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A hernia is the protrusion of internal fat or section of bowel through a weakened section of the abdominal wall. If left untreated, the split in the muscle widens and more of the bowel is pushed into the opening. A sac forms and a visible lump or bulge is either seen or felt on examination. This swelling is one of the key characteristics of a hernia.

The abdominal wall can have an inherent structural weakness from birth or a weakness may develop later in life. The most common site of herniation is the groin, but hernias can also form in other areas, such as the umbilicus (belly button) or develop due to an acquired structural weakness after an abdominal operation. If the hernia disappears when the patient lies down or the swelling can be gently pushed back through the abdominal wall, it is known as a reducible hernia. A hernia is said to be irreducible when the herniated sac cannot be returned manually to the abdominal cavity. This situation can have serious consequences and lead to obstruction and/or strangulation of the hernia contents.

Surgical repair is the only effective treatment for hernias. Approximately 40,000 Australians have their hernias surgically repaired every year, making this one of the most common operations.

Symptoms of a hernia

The symptoms of a hernia can vary depending on the location and severity, but may include:

  • A visible lump or a swollen area.
  • A heavy or uncomfortable feeling in the gut, particularly when bending over.
  • Pain or aching at the site, particularly on exertion (such as lifting or carrying heavy objects).
  • Digestive upsets, such as constipation.
  • The lump disappears when the person is lying down.
  • The lump enlarges upon coughing, straining or standing up.

Different types of hernias

The abdominal wall isn’t a solid sheet of muscle; it is made up of different layers. Certain areas are structurally weaker than others and therefore more likely to develop hernias. The different types of hernia include:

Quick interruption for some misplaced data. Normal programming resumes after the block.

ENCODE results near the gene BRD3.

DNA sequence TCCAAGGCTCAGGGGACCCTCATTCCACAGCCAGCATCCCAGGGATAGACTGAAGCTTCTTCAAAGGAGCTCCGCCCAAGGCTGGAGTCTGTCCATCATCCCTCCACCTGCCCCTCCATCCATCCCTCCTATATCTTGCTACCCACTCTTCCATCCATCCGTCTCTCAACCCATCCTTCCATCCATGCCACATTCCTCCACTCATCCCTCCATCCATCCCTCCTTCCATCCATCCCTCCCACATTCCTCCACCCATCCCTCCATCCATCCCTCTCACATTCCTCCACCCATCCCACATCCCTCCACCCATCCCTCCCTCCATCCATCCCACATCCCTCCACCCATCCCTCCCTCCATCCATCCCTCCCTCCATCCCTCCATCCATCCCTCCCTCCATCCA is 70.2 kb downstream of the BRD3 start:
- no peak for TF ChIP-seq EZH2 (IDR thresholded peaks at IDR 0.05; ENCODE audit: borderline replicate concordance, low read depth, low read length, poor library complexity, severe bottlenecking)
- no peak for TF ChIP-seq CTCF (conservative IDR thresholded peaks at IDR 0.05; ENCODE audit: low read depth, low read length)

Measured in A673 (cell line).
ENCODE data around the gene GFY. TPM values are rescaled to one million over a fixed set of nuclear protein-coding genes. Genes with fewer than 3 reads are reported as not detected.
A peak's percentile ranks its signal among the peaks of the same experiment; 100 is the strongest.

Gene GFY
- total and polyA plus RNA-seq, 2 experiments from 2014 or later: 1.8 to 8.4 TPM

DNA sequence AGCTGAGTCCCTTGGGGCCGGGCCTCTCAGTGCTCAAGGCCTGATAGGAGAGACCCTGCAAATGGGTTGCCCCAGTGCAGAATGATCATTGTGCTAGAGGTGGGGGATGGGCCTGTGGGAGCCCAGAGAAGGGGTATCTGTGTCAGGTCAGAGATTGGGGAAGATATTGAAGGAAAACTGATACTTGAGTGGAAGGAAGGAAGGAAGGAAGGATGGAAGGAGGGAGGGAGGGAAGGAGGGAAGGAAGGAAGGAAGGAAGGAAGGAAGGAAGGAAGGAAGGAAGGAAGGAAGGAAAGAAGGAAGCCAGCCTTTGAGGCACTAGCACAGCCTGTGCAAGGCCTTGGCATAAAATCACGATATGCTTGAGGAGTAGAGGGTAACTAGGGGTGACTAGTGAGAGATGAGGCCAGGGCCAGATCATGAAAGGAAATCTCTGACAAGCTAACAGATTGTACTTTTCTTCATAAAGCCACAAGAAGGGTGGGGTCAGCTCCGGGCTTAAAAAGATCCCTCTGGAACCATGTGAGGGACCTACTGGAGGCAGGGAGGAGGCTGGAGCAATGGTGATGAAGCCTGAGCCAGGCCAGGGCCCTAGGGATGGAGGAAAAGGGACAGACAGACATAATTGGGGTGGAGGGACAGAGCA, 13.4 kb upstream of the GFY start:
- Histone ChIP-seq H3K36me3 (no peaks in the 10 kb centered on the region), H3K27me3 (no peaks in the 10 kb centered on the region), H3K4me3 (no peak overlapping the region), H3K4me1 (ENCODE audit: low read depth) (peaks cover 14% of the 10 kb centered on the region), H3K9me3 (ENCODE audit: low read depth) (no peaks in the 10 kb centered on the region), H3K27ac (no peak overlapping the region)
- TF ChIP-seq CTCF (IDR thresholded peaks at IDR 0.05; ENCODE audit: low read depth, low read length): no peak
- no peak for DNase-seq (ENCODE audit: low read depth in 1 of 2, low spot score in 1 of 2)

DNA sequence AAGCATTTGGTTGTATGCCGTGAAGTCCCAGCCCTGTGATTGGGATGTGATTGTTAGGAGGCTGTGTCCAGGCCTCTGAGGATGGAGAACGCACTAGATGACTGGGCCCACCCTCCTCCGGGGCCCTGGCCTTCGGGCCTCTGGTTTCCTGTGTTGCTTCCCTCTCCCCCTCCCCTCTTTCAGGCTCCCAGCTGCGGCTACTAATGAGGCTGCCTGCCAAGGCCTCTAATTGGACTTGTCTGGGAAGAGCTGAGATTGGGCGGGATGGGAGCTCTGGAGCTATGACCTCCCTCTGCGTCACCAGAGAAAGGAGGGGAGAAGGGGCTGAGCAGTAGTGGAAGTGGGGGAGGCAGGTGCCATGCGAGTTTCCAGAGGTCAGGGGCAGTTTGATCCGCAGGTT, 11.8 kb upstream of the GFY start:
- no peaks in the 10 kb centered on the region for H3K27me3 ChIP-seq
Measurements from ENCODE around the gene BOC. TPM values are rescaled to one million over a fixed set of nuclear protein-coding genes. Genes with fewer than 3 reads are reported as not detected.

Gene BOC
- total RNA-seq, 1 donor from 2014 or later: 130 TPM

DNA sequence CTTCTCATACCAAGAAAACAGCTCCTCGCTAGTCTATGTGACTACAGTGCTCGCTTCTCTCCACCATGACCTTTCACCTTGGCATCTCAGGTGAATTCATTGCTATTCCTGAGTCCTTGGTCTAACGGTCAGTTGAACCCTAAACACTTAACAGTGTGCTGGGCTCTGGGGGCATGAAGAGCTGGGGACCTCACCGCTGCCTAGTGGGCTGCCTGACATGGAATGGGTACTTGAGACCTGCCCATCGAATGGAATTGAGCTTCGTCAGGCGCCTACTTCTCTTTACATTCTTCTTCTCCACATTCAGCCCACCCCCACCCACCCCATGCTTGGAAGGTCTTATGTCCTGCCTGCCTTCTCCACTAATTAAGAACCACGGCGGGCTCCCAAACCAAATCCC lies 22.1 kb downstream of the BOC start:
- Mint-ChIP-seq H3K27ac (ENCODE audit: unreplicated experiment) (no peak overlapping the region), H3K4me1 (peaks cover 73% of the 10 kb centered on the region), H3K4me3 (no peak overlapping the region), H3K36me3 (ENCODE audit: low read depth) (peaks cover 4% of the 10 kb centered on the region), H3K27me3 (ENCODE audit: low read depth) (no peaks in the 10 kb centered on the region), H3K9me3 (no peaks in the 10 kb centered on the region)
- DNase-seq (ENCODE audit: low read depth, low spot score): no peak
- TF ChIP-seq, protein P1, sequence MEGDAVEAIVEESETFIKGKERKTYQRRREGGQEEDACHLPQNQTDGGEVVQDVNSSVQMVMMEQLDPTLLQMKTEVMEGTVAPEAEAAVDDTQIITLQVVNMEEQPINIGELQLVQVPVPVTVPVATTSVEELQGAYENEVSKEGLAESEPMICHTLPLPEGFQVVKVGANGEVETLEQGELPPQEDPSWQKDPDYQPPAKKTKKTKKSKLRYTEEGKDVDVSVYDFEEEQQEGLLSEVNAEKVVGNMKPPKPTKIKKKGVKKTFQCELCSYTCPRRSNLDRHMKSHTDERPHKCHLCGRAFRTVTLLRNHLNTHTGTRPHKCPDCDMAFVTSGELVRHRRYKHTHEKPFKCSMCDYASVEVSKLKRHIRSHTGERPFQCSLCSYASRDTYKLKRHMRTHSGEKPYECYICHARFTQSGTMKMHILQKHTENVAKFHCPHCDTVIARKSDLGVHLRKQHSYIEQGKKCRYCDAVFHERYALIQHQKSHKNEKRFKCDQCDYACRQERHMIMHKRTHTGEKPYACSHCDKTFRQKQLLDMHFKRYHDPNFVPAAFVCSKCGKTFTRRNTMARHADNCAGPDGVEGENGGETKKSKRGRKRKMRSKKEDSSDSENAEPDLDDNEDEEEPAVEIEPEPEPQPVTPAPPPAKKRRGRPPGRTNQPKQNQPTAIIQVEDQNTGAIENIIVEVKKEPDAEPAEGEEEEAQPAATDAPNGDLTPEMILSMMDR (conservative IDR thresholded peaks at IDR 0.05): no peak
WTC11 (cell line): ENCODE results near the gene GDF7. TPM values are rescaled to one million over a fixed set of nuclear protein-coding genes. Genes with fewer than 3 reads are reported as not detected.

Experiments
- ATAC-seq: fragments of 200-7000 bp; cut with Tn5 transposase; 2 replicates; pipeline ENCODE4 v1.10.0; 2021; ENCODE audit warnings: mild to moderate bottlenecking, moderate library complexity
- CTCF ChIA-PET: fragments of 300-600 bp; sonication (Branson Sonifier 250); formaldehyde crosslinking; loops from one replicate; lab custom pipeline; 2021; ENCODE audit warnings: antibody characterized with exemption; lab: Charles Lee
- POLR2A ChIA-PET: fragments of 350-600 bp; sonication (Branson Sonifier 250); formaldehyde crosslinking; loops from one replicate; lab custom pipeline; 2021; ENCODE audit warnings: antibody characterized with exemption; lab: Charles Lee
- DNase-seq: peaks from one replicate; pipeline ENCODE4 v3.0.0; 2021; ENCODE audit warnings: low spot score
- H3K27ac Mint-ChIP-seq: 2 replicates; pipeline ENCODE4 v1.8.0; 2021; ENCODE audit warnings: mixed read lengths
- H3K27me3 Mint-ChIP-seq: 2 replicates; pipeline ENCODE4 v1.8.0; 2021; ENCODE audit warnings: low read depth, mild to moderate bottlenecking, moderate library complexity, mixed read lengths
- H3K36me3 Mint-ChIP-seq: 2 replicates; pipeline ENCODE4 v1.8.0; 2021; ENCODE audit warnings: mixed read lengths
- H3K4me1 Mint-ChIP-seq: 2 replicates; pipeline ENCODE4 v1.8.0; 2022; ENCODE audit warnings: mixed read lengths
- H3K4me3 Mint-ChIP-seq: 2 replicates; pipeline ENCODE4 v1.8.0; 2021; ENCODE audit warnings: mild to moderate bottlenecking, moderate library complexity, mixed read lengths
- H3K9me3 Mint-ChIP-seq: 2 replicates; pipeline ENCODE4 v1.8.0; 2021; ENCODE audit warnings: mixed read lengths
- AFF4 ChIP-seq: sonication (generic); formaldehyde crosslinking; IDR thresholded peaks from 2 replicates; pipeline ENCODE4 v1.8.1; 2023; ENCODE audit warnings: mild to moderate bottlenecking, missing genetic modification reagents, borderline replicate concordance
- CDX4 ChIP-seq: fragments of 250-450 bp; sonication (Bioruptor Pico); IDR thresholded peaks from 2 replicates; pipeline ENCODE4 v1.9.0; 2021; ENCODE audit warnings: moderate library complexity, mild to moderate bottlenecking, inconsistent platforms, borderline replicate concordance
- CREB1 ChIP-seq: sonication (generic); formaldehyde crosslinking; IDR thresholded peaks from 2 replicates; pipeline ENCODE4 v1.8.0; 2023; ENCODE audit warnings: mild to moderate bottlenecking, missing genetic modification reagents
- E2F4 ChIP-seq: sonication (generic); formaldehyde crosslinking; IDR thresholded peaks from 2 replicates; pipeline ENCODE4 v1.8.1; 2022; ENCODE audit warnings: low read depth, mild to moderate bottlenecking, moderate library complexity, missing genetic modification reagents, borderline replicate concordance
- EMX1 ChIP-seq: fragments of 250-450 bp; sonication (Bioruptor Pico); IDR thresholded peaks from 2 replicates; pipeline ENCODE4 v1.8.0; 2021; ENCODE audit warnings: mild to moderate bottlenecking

Inguinal – This is the most common form of hernia and accounts for 80% of hernia presentations. A loop of bowel presses against a weakness in the muscle wall in the groin eventually expanding the potential weakness in the muscle layer. The nearby internal tissues can then bulge into the opening. This is the most common form of hernia. This type of hernia is more common in men than women and more likely to occur in middle age but can present at any time.

Umbilical – This type of hernia usually occurs when internal fat pushes through a muscular weakness near the umbilicus or belly button. Although umbilical hernias are more common in newborns, women who have had several pregnancies or those who are obese are also at significant risk.

Incisional – This type of hernia develops in the scar of an abdominal surgical incision due to the muscles of the abdomen being compromised by the surgery. A section of bowel or other internal structures press against the weakened scar, separating the muscle fibres, and pushing through the incision, forming a hernia.

Femoral – This type of hernia is less common than the others and occurs high on the leg where the thigh joins the body. Its causes are similar to inguinal hernia where a loop of bowel forces its way through the weak muscle ring of the femoral canal until it protrudes and forms a swelling. This herniated section of bowel is at a high risk of strangulation. Femoral hernias are more common in women.